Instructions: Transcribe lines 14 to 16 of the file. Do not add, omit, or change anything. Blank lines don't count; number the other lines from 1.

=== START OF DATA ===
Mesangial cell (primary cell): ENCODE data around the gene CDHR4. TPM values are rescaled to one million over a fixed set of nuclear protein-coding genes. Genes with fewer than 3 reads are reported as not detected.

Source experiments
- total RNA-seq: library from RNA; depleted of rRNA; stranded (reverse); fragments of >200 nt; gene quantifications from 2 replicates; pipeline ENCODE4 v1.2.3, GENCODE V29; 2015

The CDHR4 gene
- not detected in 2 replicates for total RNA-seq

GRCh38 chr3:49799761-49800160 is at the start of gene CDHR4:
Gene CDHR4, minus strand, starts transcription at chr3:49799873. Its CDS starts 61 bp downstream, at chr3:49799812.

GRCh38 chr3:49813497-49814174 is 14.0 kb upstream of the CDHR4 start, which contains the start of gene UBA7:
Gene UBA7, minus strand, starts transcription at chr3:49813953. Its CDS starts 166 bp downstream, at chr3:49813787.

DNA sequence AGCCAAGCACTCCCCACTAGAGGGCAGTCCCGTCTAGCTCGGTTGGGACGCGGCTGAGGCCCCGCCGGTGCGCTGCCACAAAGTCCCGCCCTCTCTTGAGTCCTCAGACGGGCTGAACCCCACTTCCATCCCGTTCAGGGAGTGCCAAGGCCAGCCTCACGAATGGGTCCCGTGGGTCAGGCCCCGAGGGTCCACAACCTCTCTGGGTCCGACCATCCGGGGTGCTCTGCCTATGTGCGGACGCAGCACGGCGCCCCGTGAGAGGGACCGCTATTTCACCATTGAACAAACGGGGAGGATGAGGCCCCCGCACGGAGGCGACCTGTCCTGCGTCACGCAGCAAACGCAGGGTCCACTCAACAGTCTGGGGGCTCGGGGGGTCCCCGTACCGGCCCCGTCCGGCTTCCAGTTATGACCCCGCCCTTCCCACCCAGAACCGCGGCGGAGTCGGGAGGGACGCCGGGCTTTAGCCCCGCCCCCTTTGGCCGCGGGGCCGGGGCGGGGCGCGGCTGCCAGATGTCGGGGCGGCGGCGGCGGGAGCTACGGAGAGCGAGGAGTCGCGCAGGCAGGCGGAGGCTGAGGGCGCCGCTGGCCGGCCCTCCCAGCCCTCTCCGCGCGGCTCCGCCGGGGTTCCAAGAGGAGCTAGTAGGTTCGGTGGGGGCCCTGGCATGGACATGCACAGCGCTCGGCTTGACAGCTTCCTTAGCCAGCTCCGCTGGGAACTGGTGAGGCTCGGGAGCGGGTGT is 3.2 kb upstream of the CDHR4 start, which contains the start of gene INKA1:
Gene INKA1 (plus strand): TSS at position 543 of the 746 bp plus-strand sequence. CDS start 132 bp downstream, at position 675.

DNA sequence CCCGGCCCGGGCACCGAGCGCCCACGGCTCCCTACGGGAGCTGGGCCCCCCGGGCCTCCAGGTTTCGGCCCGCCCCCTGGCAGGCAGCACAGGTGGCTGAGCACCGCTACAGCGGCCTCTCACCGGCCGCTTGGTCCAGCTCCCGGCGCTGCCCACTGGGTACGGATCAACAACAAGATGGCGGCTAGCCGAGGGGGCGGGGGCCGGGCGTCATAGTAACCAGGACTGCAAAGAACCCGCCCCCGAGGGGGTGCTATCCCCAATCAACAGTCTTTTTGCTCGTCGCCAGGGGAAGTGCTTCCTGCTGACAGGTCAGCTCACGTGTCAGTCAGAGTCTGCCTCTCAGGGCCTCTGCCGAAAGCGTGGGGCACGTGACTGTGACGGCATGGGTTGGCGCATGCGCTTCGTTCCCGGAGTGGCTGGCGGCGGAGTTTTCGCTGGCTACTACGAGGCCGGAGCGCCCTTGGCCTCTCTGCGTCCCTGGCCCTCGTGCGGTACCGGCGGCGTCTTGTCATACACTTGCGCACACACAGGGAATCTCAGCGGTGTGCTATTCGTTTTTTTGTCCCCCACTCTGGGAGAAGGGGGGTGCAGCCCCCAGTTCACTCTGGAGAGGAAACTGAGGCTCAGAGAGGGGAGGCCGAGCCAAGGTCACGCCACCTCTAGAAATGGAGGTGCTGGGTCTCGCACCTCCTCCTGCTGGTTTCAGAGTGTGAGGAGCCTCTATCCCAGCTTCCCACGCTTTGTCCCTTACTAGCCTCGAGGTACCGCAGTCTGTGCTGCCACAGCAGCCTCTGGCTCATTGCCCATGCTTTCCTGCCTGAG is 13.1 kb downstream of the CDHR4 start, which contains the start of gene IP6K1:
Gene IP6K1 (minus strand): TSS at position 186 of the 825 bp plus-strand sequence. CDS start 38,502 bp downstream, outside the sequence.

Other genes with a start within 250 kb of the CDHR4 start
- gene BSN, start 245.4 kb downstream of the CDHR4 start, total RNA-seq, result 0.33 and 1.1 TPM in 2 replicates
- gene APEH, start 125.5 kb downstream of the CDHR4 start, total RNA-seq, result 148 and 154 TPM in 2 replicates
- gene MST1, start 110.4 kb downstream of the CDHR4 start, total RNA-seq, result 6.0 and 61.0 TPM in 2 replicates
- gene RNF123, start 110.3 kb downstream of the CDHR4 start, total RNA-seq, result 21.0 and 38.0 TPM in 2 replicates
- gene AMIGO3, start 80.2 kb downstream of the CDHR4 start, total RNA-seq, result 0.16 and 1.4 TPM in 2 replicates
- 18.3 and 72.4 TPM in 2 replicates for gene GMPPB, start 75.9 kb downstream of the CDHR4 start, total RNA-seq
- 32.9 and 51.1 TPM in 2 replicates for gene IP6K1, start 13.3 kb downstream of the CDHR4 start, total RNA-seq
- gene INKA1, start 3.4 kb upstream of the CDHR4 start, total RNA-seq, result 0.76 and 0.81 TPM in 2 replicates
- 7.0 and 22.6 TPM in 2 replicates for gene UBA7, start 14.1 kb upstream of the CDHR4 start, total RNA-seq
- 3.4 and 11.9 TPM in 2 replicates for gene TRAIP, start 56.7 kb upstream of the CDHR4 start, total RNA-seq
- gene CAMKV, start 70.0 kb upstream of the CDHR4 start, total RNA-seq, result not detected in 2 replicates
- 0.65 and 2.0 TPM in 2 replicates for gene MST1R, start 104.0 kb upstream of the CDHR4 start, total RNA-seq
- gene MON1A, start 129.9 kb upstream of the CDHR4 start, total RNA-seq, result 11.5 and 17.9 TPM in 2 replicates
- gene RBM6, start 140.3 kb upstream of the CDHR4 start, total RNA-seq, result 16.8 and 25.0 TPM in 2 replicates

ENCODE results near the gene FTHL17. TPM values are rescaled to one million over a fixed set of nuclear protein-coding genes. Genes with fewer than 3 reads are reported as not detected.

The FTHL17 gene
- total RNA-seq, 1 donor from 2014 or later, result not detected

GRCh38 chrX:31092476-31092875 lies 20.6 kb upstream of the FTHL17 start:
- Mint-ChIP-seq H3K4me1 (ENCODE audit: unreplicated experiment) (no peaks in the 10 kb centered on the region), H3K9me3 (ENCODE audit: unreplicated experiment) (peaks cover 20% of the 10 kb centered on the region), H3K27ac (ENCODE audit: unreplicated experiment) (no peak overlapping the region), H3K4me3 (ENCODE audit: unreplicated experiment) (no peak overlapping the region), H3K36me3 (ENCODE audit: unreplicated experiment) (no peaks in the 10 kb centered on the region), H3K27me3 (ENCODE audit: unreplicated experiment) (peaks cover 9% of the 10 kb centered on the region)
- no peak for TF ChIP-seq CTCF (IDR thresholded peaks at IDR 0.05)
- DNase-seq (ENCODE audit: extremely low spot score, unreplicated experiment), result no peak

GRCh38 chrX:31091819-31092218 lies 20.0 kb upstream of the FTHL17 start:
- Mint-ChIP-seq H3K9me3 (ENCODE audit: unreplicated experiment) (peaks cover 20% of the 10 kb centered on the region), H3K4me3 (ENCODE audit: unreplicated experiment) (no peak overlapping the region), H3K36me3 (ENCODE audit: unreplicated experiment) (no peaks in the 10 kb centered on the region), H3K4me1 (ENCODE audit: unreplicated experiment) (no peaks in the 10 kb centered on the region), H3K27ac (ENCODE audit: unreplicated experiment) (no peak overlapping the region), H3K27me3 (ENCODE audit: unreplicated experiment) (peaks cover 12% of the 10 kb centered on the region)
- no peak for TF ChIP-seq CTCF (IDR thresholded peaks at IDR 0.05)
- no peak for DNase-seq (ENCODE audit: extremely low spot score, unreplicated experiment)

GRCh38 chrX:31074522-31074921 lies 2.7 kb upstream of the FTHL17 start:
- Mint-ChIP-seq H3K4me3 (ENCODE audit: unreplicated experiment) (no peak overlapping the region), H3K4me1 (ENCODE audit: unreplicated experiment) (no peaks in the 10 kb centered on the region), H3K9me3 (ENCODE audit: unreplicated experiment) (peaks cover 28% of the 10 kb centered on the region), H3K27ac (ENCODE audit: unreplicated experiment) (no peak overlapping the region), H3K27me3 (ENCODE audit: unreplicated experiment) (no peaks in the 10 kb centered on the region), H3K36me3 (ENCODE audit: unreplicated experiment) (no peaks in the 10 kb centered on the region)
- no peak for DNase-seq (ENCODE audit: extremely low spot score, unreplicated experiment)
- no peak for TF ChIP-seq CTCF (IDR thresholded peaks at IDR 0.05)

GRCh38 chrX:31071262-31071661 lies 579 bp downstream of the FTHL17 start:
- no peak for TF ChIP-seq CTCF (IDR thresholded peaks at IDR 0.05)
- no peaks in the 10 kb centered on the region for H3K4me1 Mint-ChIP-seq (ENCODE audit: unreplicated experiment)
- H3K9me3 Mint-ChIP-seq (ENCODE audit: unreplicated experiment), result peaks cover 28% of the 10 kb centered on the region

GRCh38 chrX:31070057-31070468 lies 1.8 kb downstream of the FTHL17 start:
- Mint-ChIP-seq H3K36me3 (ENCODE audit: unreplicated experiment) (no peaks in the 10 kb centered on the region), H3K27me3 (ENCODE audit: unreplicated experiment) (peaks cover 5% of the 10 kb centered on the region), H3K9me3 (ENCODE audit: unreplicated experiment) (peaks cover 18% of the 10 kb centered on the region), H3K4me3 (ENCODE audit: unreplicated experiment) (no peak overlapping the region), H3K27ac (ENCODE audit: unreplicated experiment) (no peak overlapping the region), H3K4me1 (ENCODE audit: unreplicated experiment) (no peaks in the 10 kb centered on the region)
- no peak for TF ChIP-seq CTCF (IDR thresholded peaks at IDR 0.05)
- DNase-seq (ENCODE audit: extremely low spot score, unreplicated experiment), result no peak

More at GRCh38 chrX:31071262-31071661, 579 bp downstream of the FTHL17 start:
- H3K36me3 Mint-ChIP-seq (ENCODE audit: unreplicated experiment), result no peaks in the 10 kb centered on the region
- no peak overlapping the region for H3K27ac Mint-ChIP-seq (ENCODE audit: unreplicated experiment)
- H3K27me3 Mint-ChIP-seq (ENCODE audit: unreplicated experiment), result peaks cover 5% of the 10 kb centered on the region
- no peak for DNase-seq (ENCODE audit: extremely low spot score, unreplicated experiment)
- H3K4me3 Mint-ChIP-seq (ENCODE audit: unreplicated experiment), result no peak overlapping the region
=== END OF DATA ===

Other genes with a start within 250 kb of the CDHR4 start
- gene BSN, start 245.4 kb downstream of the CDHR4 start, total RNA-seq, result 0.33 and 1.1 TPM in 2 replicates
- gene APEH, start 125.5 kb downstream of the CDHR4 start, total RNA-seq, result 148 and 154 TPM in 2 replicates